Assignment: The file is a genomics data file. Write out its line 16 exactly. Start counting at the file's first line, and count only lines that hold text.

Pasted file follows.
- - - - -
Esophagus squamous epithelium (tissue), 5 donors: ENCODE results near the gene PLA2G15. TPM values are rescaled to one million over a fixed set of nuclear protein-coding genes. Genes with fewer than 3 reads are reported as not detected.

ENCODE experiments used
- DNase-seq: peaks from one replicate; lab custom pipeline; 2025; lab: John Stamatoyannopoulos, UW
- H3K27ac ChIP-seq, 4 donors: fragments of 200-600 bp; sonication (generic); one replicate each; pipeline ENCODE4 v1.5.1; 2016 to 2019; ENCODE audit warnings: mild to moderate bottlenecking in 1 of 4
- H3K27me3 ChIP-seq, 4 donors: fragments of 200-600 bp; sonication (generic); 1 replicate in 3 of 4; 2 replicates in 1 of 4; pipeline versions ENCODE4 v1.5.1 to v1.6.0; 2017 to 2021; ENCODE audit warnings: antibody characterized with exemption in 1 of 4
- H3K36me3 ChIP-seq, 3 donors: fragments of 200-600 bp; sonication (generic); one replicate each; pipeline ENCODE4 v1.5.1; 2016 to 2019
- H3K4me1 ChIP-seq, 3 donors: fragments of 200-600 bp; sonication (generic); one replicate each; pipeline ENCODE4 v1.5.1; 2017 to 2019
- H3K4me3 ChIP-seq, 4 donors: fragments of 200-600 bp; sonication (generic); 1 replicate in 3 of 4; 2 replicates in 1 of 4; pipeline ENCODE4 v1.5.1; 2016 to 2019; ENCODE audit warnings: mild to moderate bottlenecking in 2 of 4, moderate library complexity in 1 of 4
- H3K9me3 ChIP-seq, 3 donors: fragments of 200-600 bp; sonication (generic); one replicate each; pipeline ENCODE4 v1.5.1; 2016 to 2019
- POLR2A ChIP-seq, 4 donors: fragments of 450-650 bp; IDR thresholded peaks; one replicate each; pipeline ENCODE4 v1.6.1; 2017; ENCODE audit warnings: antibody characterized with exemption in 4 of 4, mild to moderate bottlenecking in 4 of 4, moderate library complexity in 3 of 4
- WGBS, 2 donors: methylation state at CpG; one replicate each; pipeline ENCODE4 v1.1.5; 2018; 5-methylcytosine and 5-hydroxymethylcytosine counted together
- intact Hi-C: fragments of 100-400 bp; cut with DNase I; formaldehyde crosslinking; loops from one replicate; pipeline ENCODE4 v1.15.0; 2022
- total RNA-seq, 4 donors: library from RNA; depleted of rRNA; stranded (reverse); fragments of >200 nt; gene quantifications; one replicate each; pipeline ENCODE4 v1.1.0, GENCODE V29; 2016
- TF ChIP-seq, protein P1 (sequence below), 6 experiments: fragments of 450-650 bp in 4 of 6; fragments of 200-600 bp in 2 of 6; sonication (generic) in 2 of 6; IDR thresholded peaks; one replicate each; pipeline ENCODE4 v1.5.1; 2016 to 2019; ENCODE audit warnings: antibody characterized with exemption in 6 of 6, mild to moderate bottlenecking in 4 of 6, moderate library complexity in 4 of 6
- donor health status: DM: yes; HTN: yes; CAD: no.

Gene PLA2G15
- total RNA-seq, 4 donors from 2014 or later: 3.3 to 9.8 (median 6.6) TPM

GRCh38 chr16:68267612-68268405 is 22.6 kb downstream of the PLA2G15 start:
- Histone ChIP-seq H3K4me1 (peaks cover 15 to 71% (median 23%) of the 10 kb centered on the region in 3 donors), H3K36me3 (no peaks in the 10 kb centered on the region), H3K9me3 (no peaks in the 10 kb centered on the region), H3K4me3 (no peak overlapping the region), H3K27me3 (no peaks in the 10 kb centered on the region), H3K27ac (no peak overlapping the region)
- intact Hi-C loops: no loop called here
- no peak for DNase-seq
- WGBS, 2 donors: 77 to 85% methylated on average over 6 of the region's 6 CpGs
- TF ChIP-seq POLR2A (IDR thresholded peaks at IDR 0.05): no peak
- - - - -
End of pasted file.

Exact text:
Gene PLA2G15